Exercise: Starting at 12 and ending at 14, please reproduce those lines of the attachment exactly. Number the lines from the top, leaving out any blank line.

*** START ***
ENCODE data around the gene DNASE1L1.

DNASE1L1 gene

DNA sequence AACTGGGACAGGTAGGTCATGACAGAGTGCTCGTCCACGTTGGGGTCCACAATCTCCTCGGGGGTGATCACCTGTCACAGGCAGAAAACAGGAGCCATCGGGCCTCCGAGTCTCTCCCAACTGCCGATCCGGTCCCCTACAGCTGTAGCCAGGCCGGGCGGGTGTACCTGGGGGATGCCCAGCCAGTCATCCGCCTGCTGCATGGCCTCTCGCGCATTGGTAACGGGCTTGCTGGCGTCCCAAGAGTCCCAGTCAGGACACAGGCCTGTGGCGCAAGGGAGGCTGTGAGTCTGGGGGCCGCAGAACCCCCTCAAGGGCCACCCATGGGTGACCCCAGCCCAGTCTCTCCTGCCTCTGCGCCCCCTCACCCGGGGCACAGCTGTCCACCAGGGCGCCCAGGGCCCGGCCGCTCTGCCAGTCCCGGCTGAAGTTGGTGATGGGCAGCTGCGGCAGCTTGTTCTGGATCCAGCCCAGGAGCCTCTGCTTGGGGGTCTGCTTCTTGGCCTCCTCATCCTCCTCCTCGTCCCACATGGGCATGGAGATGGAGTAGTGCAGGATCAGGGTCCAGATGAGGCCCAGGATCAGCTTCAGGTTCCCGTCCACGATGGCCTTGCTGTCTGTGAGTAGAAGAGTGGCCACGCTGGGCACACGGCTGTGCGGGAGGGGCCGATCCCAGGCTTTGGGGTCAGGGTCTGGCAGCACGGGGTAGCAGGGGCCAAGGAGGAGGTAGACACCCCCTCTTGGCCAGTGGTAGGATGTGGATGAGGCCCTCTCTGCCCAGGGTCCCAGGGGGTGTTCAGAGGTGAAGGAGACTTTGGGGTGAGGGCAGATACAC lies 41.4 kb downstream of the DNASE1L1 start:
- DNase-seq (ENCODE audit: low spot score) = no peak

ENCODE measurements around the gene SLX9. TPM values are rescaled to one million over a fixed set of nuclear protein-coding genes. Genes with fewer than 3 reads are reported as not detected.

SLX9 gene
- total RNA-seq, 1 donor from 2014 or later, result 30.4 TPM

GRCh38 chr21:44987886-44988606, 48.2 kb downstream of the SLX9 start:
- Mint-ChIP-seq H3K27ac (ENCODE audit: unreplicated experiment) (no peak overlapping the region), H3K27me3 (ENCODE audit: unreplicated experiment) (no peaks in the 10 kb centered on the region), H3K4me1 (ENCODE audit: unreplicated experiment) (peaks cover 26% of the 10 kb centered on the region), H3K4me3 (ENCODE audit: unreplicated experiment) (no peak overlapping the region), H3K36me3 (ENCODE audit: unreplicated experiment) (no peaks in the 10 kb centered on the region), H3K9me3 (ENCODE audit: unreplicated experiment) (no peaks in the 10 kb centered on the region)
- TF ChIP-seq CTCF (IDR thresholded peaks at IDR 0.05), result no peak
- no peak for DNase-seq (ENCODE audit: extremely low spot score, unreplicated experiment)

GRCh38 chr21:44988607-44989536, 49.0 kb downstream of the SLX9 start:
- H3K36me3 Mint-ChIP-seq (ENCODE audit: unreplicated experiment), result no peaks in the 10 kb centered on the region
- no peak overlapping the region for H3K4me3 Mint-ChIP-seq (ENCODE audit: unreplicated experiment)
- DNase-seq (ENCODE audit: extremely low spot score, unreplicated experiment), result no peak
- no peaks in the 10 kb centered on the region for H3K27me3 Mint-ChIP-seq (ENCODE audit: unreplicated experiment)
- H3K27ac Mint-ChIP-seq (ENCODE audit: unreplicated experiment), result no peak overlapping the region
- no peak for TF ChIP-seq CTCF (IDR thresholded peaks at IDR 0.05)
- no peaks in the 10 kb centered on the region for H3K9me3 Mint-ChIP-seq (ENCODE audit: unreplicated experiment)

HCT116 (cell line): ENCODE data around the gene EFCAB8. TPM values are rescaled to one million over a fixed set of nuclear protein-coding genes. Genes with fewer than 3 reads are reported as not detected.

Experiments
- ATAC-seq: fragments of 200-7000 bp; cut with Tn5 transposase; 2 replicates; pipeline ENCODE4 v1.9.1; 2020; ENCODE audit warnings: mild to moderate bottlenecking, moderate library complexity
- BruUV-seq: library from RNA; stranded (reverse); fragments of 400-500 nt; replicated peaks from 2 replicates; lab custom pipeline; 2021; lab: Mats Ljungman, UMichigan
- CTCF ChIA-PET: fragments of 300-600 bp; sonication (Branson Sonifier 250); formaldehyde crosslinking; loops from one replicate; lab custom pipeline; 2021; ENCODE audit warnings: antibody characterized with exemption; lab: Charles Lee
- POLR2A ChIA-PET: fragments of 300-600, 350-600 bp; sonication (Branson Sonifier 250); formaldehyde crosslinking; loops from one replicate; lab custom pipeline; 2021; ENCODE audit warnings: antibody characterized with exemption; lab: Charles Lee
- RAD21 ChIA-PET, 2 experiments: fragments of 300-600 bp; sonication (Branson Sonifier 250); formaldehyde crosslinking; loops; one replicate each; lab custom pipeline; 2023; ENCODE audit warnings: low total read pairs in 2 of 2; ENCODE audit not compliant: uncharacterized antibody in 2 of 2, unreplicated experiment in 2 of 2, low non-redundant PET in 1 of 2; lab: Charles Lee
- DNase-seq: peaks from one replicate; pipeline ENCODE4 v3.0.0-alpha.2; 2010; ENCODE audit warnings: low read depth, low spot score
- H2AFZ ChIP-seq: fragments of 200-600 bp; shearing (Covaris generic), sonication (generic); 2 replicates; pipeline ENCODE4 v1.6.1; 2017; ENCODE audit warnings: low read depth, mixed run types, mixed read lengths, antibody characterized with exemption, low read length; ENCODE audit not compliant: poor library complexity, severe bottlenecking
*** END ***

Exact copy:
GRCh38 chr21:44988607-44989536, 49.0 kb downstream of the SLX9 start:
- H3K36me3 Mint-ChIP-seq (ENCODE audit: unreplicated experiment), result no peaks in the 10 kb centered on the region
- no peak overlapping the region for H3K4me3 Mint-ChIP-seq (ENCODE audit: unreplicated experiment)